Latest technology gets people talking
Updated: 2013-04-15 07:54
By Jiang Xueqing (China Daily)
In a statement issued on April 6, the federation criticized telecom operators for charging high fees for data transmission through a virtual monopoly. China Mobile, for example, charges 0.1 yuan for a text message of up to 70 Chinese characters, 0.3 yuan for a domestic multimedia message and 1.5 yuan for an international multimedia message of up to 300 kilobytes.
"For many years, these 'monopolies' have made extremely high profits. By using their dominant position, they have attempted to obstruct and force out new technologies and applications through administrative means, instead of producing technological innovations and improving their own competitiveness," said the statement.
The federation also slammed the telecom operators for charging twice for the same service, given that mobile users have already paid for the use of the telecom facilities.
"Charging Tencent for its signaling traffic would be like charging for the names, addresses and post codes on envelopes. That's ridiculous," said Du.
China Mobile did not mention in its e-mail whether it, or the other major telecom operators, will charge Tencent for hosting WeChat. Instead, the company blamed OTT services for occupying the signaling channel continually, causing congestion in the network, something that not only affects the quality of basic telecommunication services, but also endangers network safety; OTT applications have increased the volume of signaling traffic and led to telecom operators overseas suffering network outages.
In the telecom industry, signaling refers to the practice of sending a signal from the transmitting end of a telecom circuit to inform a user at the receiving end that a message is to be sent. Like a switch, it controls the beginning and end of the information exchange.
"In the past, the establishment of telecommunication behavior (such as constantly polling the network to establish new connections) was not so frequent, so we assigned a relatively narrow channel to signaling," said a China Mobile employee who preferred not to be named. "But messages are constantly sent to the servers to let them know that users are still online. As a result, our signaling channel is congested. It has affected regular mobile telecommunications services, such as voice services."
"On the one hand, we will put more resources and investment into expanding our network capacity. On the other hand, we are calling for the establishment of a mechanism to administer third-party applications and prevent them from occupying public resources unscientifically and uneconomically," he said.
However, according to the China Computer Federation, the telecom operators have not provided sufficient independently certified data to prove that WeChat's signaling has caused the telecom network to crash.
Even if the problem really is serious, several providers of telecom equipment and network solutions, such as ZTE Corp, have claimed they can solve the problem through technological renovation, said Du of the federation.
"When talking about the signaling problem, China Mobile avoided mentioning a crucial element - that is, the company's 2G (second generation) network is not designed for large-scale data services," said Kan of the University of Posts and Telecommunications.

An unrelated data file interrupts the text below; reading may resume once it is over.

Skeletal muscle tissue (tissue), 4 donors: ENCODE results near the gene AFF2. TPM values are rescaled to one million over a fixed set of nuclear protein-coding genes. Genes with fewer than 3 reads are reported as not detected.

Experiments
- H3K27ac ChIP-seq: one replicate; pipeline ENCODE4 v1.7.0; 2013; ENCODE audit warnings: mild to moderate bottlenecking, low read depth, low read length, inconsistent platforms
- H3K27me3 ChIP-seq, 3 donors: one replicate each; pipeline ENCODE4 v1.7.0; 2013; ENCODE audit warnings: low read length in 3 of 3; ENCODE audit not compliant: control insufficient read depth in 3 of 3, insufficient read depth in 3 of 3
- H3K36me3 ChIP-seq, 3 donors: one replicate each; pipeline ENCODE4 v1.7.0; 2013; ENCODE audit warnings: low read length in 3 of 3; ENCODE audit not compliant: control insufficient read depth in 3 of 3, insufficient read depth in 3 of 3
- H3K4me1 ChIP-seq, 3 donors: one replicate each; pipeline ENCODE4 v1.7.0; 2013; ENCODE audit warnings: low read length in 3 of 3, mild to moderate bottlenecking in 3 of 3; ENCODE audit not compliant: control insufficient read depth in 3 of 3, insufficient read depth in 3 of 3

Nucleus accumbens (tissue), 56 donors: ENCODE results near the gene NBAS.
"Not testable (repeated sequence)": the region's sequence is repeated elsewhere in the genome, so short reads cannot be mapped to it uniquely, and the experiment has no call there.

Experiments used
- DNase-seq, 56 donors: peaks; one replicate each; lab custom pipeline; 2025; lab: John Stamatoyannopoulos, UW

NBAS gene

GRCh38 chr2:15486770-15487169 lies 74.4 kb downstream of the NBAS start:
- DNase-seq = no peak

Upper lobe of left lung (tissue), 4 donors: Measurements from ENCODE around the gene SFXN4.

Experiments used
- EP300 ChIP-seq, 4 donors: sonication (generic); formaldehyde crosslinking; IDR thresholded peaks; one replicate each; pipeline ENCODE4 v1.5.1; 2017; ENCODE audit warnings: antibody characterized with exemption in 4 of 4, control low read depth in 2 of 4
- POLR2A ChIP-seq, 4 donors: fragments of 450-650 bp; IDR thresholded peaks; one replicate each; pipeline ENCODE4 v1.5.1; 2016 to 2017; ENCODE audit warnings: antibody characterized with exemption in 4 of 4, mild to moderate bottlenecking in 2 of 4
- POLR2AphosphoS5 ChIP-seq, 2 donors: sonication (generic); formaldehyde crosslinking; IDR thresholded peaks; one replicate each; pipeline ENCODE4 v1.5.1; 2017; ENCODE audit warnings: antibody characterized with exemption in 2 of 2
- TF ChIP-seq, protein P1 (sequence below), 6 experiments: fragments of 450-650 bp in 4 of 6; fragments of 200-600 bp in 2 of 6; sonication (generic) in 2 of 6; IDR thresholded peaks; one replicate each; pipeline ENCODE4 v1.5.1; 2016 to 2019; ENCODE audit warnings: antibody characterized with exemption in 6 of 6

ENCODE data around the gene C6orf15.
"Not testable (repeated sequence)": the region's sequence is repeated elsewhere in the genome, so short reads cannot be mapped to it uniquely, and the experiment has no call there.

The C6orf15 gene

China Unicom and China Telecom have no such problem because they have built 3G networks, he added.
On March 25, China Telecom denied it was in negotiations with Tencent regarding charges for WeChat. According to a company representative, OTT services have affected voice services and traditional value-added services to a certain degree, but they have also helped China Telecom to exploit its advantages in 3G networks and promoted rapid growth in mobile-data services.
In an e-mailed reply to questions from China Daily, Tencent said it has conducted technological optimization of the 2G/2.5G networks and hopes to reduce the pressure of WeChat's signaling to gateways through technical communication, cooperation and innovations with telecom operators.
"In China, telecommunications services are divided into basic telecom services and value-added services. Only the three main telecom operators are allowed to provide basic telecom services. But WeChat redefines what is a value-added service and what is a basic telecommunications service. That's what makes the operators afraid," said a partner at a Beijing law firm, who asked not to be named. "WeChat will also change the current structure of interest (the market share) among the major telecom operators," he said.
China Mobile has reacted strongly to WeChat because the service has placed a heavy burden on its signaling channel across the 2G network. The money earned from WeChat's data traffic can't cover the company's investment in the basic network, including signaling channels, he added.
This year, China Mobile will invest more than 41 billion yuan in its mobile communications networks, including its TD-LTE 4G network. The lawyer said the company stands to lose a great opportunity for development if it continues to fight the fast-growing WeChat. Once construction of its 4G network is complete, in three to five years, the growth of the network will rely heavily on data traffic brought by apps such as WeChat.
"Sooner or later, WeChat will build innovative business models such as mobile payment, mobile banking and mobile advertising to bring in huge revenues. Telecom operators should sit down with the service providers to discuss whether or not to charge fees for using the service, how much those fees will be and how they will be paid," he said.